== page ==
(This blog is about my experiences working and living aboard a 220’ treasure hunting ship, the M/V Sea Hunter)
Talk about bumpy roads. The trip from the dock to the orphanage was filled with giant pot holes in the dirt road. There were few tar roads so the trip took twice as long. As we crossed a bridge I looked down and saw muddy water running below, and off to the side was a bunch of huts crammed closely together. There was people washing clothes and themselves along the bank.
As the homes got fewer and fewer, I would notice a solitaire home sitting in the middle of a field. It was surrounded by lots of grass and vegetation, which you didn’t see in the city area. I wondered about the people who lived there and how they fed and clothed themselves.
As we drove up to the orphanage, I first noticed the aqua colored gates that we drove through. There were quite a few children standing around the gate waiting for our arrival (or so it seemed). As I climbed out of the car, I grabbed my camera and hung it around my neck. I knew I would be taking many pictures that day.
The children didn’t approach us but followed our every move with their eyes. Father Marc and a couple volunteers met us and the introductions were made. He immediately made us feel welcome. I noticed three or four young girls standing close by just watching our every move. I walked over to them and said hello and introduced myself. I asked if I could get a giant hug. Though they didn’t understand everything I said, I believe hug was universal, as they all wrapped their arms tightly around me. Before long a group of boys came over and hugs were given out freely. The kids kept looking or touching my camera so I asked them if I could take their picture. Most of them were shy at first, but a few actually posed for the camera. Once the picture was taken I retrieved it on the lens and showed it to them. Their eyes widened and they nervously giggled. Then, before long they were really getting into it. They would point at my camera, stand back and pose. I would take the picture and they would immediately run over to see the end result. It was wonderful watching their faces light up when they saw themselves.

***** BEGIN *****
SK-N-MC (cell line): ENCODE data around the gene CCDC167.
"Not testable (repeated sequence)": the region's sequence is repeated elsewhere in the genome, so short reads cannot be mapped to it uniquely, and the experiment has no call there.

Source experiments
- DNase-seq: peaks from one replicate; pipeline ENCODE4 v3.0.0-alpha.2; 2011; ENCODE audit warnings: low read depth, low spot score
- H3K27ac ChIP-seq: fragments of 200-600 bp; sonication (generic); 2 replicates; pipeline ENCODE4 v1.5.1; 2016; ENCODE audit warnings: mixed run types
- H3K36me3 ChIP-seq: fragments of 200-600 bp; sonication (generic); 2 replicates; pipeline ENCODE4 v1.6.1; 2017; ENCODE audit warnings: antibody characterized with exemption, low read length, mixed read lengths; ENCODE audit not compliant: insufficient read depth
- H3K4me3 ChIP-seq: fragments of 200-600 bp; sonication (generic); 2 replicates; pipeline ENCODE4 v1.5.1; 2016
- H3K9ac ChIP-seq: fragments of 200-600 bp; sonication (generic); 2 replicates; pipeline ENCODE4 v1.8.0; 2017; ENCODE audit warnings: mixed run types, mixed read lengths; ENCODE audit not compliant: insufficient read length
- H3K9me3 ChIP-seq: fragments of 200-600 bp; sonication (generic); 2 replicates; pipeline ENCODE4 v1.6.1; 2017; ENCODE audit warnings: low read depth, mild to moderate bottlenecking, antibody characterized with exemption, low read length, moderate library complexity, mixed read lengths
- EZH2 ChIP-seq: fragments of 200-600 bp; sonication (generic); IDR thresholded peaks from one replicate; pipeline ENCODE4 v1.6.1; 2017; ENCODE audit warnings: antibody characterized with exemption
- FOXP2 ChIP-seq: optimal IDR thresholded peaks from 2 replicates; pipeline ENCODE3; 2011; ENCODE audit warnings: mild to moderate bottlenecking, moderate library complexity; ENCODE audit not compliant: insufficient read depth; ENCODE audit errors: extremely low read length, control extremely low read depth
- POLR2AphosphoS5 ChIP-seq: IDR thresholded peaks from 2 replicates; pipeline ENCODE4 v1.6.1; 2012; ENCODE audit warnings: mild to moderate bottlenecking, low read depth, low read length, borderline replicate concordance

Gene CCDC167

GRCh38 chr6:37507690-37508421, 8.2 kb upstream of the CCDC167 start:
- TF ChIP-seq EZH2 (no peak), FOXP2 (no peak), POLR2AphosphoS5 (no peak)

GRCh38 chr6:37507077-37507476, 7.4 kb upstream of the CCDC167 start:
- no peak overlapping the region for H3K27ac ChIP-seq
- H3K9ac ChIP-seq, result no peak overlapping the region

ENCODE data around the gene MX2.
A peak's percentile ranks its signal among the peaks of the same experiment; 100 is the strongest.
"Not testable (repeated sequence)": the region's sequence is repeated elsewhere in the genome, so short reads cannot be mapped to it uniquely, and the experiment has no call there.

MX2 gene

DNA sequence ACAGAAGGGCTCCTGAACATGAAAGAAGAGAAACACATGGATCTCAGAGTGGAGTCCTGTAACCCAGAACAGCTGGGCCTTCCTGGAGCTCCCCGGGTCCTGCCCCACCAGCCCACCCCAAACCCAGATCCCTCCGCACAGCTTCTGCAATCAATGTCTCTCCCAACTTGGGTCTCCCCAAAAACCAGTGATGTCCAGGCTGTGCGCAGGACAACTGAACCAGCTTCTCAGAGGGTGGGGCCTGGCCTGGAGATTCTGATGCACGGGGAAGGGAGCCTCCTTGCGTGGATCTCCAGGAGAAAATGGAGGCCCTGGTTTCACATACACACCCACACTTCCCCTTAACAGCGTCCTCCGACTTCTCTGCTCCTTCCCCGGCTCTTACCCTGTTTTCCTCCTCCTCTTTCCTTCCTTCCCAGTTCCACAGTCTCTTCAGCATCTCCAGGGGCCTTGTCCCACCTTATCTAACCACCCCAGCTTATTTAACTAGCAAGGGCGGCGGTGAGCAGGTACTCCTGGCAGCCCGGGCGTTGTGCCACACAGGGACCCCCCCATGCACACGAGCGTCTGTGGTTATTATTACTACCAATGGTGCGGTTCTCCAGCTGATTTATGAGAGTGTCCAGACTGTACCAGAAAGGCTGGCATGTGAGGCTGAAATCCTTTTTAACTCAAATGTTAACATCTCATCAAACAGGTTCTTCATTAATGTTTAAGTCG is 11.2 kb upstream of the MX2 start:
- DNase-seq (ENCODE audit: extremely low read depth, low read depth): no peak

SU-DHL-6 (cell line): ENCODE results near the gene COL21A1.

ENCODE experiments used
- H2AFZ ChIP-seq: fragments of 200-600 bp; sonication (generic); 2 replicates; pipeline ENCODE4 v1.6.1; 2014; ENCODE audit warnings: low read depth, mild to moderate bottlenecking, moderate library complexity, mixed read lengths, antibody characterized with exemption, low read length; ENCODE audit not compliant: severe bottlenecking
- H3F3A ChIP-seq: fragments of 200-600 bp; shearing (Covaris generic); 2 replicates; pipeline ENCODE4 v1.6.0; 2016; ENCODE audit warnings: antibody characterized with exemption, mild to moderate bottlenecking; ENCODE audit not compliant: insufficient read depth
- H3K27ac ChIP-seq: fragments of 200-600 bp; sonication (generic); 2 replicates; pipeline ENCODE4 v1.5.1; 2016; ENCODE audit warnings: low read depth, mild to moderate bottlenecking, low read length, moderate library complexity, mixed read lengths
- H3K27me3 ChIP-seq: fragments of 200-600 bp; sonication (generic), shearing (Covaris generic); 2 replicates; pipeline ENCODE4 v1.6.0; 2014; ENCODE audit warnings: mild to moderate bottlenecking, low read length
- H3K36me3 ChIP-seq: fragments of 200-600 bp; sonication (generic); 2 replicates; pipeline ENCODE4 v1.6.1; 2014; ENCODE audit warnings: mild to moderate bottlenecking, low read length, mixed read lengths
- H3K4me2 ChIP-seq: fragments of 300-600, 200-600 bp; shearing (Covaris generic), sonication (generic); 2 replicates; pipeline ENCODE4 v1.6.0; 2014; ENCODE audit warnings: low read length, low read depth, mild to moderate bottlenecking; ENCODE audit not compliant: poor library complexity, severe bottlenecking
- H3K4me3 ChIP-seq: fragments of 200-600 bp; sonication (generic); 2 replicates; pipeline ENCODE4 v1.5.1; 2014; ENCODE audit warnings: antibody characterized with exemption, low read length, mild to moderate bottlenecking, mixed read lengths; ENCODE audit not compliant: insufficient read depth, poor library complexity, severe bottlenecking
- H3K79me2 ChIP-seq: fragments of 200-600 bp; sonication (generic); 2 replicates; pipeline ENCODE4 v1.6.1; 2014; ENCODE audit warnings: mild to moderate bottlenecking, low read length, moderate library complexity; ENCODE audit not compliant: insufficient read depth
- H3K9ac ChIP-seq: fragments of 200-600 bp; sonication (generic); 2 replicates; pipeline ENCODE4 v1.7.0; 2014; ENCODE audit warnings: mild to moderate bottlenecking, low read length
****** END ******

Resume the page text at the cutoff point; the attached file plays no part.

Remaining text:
Father Marc spoke to the children in Creole, then turned to us and asked if we wanted a tour. Of course we wanted to see everything and so we started to follow him. The first thing I noticed was how well the children listened to him. He had told them we were going for a walk and for them to wait for us until we were done. And that is exactly what they did.
He led us first towards an area that was splattered with tiny concrete houses. This, he explained is where the children slept. Each house was just a couple of rooms that housed 4-6 bunk beds each. The beds were made of old medal frames, a thin mattress, a blanket and a pillow. Each house had a window with no covering on it. The homes were really void of color, mostly white. There were no toys, pictures or even a mirror. They were plain and simple.
Outside each house was a little garden area and chickens were running around freely. Father Marc explained that each house had an older child that was responsible for the younger ones and that each child had some responsibility, whether it was to feed the chickens, make the beds of the younger ones or something else.